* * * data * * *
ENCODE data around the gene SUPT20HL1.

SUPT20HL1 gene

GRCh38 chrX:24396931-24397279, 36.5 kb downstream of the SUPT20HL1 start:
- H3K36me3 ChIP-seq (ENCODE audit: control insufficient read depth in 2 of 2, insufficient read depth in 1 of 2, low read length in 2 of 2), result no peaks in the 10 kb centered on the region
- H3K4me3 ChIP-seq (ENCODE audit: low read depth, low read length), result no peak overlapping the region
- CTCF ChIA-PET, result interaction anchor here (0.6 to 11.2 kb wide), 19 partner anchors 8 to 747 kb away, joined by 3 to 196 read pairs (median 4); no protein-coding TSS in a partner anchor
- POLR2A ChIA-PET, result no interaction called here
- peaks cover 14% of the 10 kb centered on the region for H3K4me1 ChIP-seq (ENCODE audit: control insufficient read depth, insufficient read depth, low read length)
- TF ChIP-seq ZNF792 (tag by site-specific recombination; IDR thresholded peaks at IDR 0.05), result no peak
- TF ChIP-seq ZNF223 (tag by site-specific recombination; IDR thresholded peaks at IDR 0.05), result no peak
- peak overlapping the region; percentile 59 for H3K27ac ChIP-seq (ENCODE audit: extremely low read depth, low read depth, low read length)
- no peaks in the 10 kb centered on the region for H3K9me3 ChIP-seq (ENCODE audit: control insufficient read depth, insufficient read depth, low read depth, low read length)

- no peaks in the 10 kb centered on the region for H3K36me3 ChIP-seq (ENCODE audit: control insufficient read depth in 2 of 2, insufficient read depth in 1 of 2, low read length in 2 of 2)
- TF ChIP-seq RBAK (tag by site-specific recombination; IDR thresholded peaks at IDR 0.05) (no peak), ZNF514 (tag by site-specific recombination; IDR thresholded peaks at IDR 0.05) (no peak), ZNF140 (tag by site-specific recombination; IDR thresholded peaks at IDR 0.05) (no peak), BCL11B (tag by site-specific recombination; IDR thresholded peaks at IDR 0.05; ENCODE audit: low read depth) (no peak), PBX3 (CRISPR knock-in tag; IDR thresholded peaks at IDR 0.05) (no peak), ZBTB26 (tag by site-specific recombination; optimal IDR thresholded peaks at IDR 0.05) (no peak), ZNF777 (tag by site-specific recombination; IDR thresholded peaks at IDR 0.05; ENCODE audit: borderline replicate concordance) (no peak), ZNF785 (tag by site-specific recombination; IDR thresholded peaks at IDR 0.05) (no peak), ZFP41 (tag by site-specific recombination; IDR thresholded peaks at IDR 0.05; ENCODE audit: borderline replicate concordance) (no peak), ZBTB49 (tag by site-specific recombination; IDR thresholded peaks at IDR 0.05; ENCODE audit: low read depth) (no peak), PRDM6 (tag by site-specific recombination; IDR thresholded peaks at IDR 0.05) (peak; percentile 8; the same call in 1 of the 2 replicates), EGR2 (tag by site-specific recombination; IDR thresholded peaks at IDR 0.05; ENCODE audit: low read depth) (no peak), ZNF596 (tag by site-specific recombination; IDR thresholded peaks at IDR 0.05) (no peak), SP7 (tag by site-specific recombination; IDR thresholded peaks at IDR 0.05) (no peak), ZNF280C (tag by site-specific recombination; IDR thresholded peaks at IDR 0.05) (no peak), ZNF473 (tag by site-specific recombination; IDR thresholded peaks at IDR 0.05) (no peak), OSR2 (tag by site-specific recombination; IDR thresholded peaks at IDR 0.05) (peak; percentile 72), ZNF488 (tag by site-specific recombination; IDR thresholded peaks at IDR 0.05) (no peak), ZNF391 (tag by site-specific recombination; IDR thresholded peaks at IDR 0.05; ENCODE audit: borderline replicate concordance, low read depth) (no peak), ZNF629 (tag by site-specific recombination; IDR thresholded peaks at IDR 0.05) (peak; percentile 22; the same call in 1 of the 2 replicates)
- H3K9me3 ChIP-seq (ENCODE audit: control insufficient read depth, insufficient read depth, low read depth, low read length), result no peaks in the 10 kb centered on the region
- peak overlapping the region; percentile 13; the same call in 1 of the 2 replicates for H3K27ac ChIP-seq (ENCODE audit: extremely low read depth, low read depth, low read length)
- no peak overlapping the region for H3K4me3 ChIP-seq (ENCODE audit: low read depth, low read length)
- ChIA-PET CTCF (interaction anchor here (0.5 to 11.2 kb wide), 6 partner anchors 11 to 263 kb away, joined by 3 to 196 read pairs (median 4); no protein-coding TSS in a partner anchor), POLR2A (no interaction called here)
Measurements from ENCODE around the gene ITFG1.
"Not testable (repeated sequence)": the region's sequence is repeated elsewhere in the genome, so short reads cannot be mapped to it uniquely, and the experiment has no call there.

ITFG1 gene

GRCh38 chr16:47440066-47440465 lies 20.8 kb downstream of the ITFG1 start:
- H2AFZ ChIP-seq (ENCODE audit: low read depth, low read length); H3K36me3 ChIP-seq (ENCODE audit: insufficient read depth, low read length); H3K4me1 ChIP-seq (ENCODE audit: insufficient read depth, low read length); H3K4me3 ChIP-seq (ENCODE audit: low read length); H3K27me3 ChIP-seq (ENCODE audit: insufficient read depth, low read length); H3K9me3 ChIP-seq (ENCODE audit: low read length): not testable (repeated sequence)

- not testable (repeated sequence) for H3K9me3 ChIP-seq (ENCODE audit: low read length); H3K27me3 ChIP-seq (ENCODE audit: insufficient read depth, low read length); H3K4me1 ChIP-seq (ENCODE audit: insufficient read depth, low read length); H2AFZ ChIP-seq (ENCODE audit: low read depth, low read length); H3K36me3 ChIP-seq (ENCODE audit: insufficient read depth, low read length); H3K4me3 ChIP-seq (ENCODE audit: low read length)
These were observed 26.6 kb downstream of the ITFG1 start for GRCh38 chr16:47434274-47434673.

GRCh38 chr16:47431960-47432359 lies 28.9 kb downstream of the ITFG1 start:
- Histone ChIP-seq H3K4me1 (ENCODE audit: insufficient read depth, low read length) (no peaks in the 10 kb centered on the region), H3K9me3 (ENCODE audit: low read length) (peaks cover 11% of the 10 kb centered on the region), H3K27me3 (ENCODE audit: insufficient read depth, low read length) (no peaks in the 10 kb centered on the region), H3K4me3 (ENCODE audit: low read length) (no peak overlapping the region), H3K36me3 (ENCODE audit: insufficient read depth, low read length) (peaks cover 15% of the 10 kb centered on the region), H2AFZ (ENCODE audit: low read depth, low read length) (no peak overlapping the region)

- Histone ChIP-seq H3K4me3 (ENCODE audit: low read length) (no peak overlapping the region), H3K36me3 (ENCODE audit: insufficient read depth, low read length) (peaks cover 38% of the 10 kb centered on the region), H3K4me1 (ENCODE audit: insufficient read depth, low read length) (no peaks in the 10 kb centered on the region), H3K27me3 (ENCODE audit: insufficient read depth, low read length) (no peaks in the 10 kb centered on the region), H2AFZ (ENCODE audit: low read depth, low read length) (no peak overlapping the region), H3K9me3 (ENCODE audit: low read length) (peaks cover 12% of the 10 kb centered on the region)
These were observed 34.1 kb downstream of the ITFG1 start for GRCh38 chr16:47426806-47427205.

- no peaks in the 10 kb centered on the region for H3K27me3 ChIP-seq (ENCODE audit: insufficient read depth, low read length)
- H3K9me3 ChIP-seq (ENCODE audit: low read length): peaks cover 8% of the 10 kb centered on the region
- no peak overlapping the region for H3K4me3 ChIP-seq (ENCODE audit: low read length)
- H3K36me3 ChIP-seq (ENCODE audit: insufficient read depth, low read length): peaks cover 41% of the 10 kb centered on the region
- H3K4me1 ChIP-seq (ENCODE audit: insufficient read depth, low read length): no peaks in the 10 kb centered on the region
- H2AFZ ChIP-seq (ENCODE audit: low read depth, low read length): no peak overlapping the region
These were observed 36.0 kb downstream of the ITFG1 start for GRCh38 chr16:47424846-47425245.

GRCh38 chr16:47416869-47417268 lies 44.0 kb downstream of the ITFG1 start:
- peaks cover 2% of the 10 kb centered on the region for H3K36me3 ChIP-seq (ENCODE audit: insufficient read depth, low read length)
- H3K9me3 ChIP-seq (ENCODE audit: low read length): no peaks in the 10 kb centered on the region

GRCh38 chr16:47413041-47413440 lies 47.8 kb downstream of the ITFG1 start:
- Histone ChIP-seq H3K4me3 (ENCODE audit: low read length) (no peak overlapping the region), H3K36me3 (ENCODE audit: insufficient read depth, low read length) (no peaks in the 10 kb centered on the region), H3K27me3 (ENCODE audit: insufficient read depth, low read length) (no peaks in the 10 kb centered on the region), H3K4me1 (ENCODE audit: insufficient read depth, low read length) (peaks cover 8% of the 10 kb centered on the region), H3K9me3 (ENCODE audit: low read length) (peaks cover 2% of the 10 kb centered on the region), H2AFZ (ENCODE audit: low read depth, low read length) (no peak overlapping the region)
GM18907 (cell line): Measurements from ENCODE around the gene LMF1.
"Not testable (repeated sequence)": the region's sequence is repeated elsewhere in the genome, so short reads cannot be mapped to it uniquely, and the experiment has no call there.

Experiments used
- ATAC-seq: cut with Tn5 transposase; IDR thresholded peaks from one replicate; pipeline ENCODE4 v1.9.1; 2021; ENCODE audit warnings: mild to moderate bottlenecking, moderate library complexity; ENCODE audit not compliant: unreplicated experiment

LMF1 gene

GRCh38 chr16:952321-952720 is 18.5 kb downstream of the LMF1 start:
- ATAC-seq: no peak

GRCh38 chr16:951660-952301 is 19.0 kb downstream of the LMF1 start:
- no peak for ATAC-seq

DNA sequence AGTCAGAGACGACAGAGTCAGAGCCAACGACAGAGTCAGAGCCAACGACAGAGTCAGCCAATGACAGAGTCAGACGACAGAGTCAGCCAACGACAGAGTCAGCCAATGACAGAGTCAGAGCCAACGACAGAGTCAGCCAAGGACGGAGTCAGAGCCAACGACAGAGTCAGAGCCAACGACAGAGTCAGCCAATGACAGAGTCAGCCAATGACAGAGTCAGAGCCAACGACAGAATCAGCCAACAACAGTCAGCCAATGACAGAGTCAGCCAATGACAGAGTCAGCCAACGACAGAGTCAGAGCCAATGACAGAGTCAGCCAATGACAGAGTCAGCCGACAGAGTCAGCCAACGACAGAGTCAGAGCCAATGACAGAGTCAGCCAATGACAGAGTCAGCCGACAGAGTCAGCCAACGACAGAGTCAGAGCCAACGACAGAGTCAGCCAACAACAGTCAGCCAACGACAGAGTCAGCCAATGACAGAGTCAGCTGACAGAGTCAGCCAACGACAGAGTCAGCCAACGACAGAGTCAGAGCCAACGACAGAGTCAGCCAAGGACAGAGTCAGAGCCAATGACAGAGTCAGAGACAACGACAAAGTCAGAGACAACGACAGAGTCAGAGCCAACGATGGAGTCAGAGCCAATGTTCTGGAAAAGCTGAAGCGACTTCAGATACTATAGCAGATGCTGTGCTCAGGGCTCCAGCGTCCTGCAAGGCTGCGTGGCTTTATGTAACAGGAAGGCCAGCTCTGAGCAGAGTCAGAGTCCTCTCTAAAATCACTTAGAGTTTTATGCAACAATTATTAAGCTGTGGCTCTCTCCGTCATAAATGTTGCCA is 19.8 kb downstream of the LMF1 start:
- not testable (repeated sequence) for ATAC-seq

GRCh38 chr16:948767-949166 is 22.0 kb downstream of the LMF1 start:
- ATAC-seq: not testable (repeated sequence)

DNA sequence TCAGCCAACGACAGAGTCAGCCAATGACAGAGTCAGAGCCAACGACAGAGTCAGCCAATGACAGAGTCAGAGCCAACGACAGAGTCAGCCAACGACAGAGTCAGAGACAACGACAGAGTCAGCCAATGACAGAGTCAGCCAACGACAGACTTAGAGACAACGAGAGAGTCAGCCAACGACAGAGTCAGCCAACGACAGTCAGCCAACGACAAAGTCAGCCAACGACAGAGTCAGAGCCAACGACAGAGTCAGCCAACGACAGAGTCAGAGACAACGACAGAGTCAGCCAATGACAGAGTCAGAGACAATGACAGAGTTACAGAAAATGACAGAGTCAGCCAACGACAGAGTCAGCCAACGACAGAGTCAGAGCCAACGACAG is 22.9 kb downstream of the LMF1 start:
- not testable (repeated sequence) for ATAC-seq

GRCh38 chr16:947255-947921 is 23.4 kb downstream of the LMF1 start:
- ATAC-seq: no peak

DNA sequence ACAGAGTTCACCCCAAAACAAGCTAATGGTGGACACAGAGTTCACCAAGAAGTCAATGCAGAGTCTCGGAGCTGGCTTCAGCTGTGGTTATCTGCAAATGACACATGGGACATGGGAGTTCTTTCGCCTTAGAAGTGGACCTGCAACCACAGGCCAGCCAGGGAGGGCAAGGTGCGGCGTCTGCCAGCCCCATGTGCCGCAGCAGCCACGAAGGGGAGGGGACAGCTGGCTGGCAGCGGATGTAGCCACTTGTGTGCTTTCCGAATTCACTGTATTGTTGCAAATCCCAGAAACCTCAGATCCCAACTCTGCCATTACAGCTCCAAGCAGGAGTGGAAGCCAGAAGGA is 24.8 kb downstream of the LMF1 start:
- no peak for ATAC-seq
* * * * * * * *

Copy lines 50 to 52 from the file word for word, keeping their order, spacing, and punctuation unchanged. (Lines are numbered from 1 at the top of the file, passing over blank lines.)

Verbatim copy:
- no peak for ATAC-seq

DNA sequence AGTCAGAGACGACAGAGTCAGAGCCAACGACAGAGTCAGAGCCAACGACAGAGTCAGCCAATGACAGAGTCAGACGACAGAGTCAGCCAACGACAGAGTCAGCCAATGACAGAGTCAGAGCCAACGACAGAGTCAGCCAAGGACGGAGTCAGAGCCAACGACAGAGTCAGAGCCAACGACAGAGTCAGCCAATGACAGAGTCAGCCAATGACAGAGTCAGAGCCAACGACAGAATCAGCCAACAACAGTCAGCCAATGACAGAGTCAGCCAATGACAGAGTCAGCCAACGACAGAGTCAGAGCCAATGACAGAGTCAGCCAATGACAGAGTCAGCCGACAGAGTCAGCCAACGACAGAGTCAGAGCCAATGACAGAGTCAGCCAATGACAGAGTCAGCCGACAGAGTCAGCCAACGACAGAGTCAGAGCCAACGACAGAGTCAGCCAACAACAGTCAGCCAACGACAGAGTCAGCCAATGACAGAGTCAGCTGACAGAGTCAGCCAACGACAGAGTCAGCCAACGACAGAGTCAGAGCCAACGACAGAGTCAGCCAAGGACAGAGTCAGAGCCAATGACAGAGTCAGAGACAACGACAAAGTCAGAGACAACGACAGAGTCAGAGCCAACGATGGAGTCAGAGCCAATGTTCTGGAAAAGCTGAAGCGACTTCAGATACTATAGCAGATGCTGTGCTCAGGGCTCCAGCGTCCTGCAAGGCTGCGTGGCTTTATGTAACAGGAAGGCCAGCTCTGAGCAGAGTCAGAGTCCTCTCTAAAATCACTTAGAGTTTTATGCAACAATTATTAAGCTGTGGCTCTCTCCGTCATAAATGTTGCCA is 19.8 kb downstream of the LMF1 start:
- not testable (repeated sequence) for ATAC-seq